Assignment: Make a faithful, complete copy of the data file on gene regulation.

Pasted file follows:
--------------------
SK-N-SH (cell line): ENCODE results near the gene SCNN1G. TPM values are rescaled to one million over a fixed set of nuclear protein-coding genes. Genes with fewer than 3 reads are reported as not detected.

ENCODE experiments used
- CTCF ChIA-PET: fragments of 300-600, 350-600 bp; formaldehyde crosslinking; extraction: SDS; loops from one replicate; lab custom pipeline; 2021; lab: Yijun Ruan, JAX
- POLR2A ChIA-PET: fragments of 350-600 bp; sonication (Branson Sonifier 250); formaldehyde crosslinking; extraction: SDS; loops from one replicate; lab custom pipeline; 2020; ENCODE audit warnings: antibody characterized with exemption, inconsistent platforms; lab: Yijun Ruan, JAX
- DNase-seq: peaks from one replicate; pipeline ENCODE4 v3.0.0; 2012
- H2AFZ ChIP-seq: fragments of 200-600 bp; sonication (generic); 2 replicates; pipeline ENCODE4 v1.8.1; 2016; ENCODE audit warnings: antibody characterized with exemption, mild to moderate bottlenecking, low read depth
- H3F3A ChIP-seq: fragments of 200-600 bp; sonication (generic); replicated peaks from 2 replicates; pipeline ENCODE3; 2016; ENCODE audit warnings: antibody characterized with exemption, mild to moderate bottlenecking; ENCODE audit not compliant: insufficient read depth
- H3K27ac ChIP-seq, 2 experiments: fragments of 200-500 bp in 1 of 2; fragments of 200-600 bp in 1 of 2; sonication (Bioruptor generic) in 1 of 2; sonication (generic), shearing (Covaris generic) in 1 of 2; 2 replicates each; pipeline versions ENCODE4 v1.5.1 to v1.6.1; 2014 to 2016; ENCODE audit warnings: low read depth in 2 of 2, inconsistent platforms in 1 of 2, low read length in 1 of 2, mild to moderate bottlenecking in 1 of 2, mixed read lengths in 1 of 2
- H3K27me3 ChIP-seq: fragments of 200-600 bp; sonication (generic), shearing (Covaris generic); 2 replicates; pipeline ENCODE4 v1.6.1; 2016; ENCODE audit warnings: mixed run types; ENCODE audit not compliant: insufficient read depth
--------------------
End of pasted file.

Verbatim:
SK-N-SH (cell line): ENCODE results near the gene SCNN1G. TPM values are rescaled to one million over a fixed set of nuclear protein-coding genes. Genes with fewer than 3 reads are reported as not detected.

ENCODE experiments used
- CTCF ChIA-PET: fragments of 300-600, 350-600 bp; formaldehyde crosslinking; extraction: SDS; loops from one replicate; lab custom pipeline; 2021; lab: Yijun Ruan, JAX
- POLR2A ChIA-PET: fragments of 350-600 bp; sonication (Branson Sonifier 250); formaldehyde crosslinking; extraction: SDS; loops from one replicate; lab custom pipeline; 2020; ENCODE audit warnings: antibody characterized with exemption, inconsistent platforms; lab: Yijun Ruan, JAX
- DNase-seq: peaks from one replicate; pipeline ENCODE4 v3.0.0; 2012
- H2AFZ ChIP-seq: fragments of 200-600 bp; sonication (generic); 2 replicates; pipeline ENCODE4 v1.8.1; 2016; ENCODE audit warnings: antibody characterized with exemption, mild to moderate bottlenecking, low read depth
- H3F3A ChIP-seq: fragments of 200-600 bp; sonication (generic); replicated peaks from 2 replicates; pipeline ENCODE3; 2016; ENCODE audit warnings: antibody characterized with exemption, mild to moderate bottlenecking; ENCODE audit not compliant: insufficient read depth
- H3K27ac ChIP-seq, 2 experiments: fragments of 200-500 bp in 1 of 2; fragments of 200-600 bp in 1 of 2; sonication (Bioruptor generic) in 1 of 2; sonication (generic), shearing (Covaris generic) in 1 of 2; 2 replicates each; pipeline versions ENCODE4 v1.5.1 to v1.6.1; 2014 to 2016; ENCODE audit warnings: low read depth in 2 of 2, inconsistent platforms in 1 of 2, low read length in 1 of 2, mild to moderate bottlenecking in 1 of 2, mixed read lengths in 1 of 2
- H3K27me3 ChIP-seq: fragments of 200-600 bp; sonication (generic), shearing (Covaris generic); 2 replicates; pipeline ENCODE4 v1.6.1; 2016; ENCODE audit warnings: mixed run types; ENCODE audit not compliant: insufficient read depth